Tuesday, April 01, 2008

We're Gonna Ugi All Night!

Thus begins the CHEM254 lab manual for the week of April 7, 2008 at Dominican University:
“Ugi to the left, Ugi to the right. This is so fun, we’re gonna Ugi all night.”
As I discussed a few days ago, Brent has followed through in a big way in incorporating the UsefulChem project into his teaching lab:
This experiment represents the beginning of collaboration with the UsefulChem Bradley open notebook science group of graduate and undergraduate research at Drexel University. The goal of the UsefulChem project is to use the Ugi 4 component reaction to synthesize possible anti-malarial compounds. Open notebook science allows immediate dissemination of experimental results that invites advice and suggestions as well as complementary experiments that enhance and advance the project. We are going to reproduce some of the Drexel results as well as perform two complementary reactions that have not been done at Drexel.
The procedure is derived from our lab notebook with one interesting vortexing modification :)
Part I.
Add 0.33 g of your aldehyde to 8 mL methanol in a 20 mL scintillation vial.
Screw on a Teflon (green) cap on the vial. Vortex to mix and dissolve the aldehyde.
Add 1 mL of methylamine solution to the vial.
Vortex to mix. Sing the “Ugi song” while vortexing.
Obtain 0.34 g of the carboxylic acid. Add the carboxylic acid to the vial.
Vortex to mix.
Obtain 0.39 g of tosylmethylisocyanide. Add the tosylmethylisocyanide to the vial.
Vortex to mix.
Take a photo of your reaction mixture.
Label the vial and let the reaction mixture sit in the sealed vial.
By taking pictures his students can directly compare the progress of the reaction with our group. The questions for this lab are also excellent and may result in some useful ideas for my students to ponder (this may end up being a realistic way to foster chemistry crowdsourcing):
What could you do to isolate your product if after 7 days if there are no spontaneously formed crystals?

Refer to UsefulChem Experiment 171 . Which reaction most closely corresponds to our experiment? What were the results?

Consider the IR spectrum may reveal that there is unreacted isocyanide in your product mixture. Where does the isonitrile group appear in an IR spectrum? (Refer to appendix 2B in your textbook.)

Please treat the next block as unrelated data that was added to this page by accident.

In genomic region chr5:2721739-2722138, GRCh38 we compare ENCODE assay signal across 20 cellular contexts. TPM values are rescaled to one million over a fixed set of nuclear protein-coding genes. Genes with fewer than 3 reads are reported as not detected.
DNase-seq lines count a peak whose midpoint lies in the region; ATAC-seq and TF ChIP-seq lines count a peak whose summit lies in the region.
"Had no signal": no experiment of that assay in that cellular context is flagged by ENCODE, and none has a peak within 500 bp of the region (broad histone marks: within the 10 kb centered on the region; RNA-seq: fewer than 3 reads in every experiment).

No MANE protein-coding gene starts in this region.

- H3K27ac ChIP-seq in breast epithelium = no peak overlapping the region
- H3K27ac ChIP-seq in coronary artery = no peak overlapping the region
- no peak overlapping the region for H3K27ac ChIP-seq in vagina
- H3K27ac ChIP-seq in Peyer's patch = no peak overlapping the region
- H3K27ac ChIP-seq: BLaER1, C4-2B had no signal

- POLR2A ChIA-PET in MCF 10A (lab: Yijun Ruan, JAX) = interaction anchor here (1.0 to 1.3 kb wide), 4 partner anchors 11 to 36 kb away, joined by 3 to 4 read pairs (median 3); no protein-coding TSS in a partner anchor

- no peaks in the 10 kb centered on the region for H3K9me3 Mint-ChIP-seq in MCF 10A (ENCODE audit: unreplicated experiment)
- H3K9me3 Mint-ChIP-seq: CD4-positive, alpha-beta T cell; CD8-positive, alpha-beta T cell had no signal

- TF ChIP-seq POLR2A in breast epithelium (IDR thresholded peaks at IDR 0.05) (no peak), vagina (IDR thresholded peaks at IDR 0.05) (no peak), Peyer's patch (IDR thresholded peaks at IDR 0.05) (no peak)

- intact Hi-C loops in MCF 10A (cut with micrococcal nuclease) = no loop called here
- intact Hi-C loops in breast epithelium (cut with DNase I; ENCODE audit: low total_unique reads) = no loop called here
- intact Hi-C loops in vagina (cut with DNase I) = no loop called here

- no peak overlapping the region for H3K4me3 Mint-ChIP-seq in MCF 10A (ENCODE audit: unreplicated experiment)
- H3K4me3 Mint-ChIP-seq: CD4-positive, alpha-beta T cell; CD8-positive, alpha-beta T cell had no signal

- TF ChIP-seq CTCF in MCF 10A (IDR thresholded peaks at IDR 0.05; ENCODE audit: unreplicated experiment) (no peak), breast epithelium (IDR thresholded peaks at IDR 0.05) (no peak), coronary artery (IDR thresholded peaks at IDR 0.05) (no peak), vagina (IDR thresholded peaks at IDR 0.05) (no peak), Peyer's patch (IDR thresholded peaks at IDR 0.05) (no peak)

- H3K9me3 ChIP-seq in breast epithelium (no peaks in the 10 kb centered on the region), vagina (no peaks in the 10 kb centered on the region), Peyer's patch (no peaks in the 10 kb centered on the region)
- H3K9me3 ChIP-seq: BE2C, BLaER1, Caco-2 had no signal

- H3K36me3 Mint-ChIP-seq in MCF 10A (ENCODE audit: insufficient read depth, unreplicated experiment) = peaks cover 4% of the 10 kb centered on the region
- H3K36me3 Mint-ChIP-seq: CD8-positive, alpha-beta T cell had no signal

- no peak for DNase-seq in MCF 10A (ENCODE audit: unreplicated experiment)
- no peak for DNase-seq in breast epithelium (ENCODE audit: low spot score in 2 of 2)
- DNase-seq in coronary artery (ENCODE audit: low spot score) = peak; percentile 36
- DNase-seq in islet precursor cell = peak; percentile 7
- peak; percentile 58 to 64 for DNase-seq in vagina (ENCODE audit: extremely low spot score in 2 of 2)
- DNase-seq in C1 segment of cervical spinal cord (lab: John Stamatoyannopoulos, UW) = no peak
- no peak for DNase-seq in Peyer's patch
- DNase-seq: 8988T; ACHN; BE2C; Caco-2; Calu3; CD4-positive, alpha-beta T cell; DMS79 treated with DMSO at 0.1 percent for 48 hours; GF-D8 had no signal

Consider the possible 1H spectrum of your Ugi product. How many aromatic Hydrogens are there? How many methyl groups are there? Where would you expect to observe the methyl groups?

Consider the possible 13C spectrum of your Ugi product. How many aromatic Carbons are there? How many carbonyl carbons are there? How many methyl carbons are there? Where would you expect to observe the methyl carbons?

If you were given four different compounds for each type of Ugi reactant (16 compounds in all), how many different Ugi products could you attempt to make?

Safety Question: What is the safest way to transfer 1 mL of 2.0 M methamine in methanol from the stock bottle to your reaction vial? Give a reasonable explanation of your choice.
I also really like that he is exposing his students to some handy cheminformatics tools:
Look up “tosylmethyl isocyanide” in chemspider. What is the InChI code? What is an InChI code?
Since Brent and I started the discussion we have a few more precipitates involving the non-stinky tosylmethylisocyanide that may be suitable for his lab. Khalid has been doing some tedious but very necessary data checking and recording and the updated results are available on the Master Table of Ugi reactions.

There are currently 65 reactions, with 20 giving precipitates - and we are now including reactions where the starting materials fail to dissolve. Not all the precipitates have been characterized but they will be over time. In fact the Ugi product that Brent is trying to make in his lab for next week has not yet been fully characterized - all those phenolic groups seem to give rise to solubility issues in CDCl3.

That is a risk associated with using Open Notebook Science for a teaching lab. But it is also one that could pay off because his students could be contributing valuable results to an ongoing research project focussed on making anti-malarial compounds.

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3 Comments:

At 8:21 AM, Blogger Cameron Neylon said...

Why does the addition of carboxylic acid not require the Ugi Song? I think this requires a thorough investigation of the possible benefits of singing during both vortexing steps.

 
At 8:57 AM, Blogger Jean-Claude Bradley said...

Hehe - but seriously it might help reduce errors. Humans have used signing during work to stay alert for a very long time in many different cultures.

 
At 10:39 AM, Blogger Jean-Claude Bradley said...

Cameron has extended the conversation on his blog

 

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